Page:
fortifies him with holy zeal that it will seem to him as if he were 
raised by divine hands from that prostrate position; with a thrill 
of holy exaltation he renews joyfully the Oath, feeling himself 
once again no longer the man but the Magician, yet not merely 
the Magician, but the chosen and appointed person to accomplish 
a task which, however apparently unimportant, is yet an intégral 
part of universal destiny, so that if it were not accomplished the 
Kingdom of Heaven would be burst in pièces. 

He is now ready to commence the invocations. He consequently 
pauses to cast a last glance around the Temple to assure himself 
of the perfect readiness of ail things necessary, and to light the 

The Oath is the foundation of ail Work in Magick, as it is an 
affirmation of the Will. An Oath binds the Magician for ever. 
In Part II of Book 4 something has already been said on this 
subject; but its importance deserves some further élaboration.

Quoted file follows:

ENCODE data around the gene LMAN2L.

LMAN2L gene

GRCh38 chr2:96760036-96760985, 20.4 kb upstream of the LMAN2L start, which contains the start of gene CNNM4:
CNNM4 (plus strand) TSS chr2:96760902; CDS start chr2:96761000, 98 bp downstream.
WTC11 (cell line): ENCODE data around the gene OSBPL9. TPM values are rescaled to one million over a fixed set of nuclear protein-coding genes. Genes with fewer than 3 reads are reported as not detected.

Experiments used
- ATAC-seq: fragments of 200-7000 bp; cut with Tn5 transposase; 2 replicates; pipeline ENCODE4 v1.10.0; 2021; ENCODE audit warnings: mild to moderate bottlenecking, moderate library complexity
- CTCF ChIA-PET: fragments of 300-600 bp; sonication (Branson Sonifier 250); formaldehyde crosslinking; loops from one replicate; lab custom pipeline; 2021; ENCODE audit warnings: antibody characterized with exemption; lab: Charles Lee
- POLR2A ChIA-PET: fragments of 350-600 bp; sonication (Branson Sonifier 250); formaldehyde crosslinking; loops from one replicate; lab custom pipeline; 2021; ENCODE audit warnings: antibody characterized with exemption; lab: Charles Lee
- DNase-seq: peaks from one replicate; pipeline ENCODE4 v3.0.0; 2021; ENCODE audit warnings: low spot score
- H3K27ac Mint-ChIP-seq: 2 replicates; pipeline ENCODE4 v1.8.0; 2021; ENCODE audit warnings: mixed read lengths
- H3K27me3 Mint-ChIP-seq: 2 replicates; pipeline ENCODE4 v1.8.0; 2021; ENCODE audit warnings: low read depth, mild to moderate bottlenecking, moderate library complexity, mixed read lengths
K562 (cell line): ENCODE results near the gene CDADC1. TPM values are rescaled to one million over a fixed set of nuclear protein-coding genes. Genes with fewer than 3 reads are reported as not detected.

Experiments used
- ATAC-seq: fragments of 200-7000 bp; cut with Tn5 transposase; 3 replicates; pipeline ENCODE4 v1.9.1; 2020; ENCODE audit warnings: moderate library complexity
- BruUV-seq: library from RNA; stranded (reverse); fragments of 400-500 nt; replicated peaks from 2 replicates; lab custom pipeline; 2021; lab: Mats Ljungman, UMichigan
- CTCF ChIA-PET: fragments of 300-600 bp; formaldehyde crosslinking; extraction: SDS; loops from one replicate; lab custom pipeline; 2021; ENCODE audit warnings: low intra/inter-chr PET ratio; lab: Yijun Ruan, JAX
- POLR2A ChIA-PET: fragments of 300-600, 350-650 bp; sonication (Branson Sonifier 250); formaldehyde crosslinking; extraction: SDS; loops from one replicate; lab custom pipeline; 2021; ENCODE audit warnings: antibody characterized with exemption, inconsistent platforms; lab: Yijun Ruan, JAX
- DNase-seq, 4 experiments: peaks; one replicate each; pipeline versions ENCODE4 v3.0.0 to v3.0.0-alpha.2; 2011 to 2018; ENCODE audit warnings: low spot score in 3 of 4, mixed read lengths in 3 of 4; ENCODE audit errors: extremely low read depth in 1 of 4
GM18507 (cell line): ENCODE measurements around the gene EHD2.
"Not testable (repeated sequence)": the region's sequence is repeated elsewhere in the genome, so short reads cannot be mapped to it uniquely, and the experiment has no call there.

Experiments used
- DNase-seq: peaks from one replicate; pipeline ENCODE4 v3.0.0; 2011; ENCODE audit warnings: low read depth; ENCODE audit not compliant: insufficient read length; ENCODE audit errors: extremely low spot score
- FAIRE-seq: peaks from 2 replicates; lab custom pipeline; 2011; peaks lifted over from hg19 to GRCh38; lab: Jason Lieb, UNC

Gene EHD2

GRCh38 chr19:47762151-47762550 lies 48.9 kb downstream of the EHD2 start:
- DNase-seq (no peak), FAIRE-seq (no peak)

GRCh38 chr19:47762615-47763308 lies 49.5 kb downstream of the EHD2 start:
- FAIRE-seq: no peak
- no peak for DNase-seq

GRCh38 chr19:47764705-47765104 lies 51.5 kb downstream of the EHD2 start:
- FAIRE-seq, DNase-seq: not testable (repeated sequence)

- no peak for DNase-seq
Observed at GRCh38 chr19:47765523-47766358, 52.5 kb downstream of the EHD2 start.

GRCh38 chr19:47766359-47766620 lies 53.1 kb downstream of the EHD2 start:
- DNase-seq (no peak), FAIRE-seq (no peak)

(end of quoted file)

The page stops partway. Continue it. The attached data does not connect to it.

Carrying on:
Thus, should one, loving a woman, make a spell to compel her 
embraces, and tiring of her a little later, evoke Zazel to kill her; 
he will find that the implications of his former Oath conflict with 
those proper to invoke the Unity of the Godhead of Saturn. Zazel 
will refuse to obey him in the case of the woman whom he has 
sworn that he loves. To this some may object that, since ail acts 
are magical, every man who loves a woman implicitly takes an 

1. Compare the remarks in a previous chapter. But this is a particular 
case. We leave its justification as a problem. 

2. Of course this is for the beginner. As soon as it is assimilated as 
true, he will say : “My will which is thine be done ! ” And ultimately no 
more distinguish “mine” from “thine”. A sympathetic change of gesture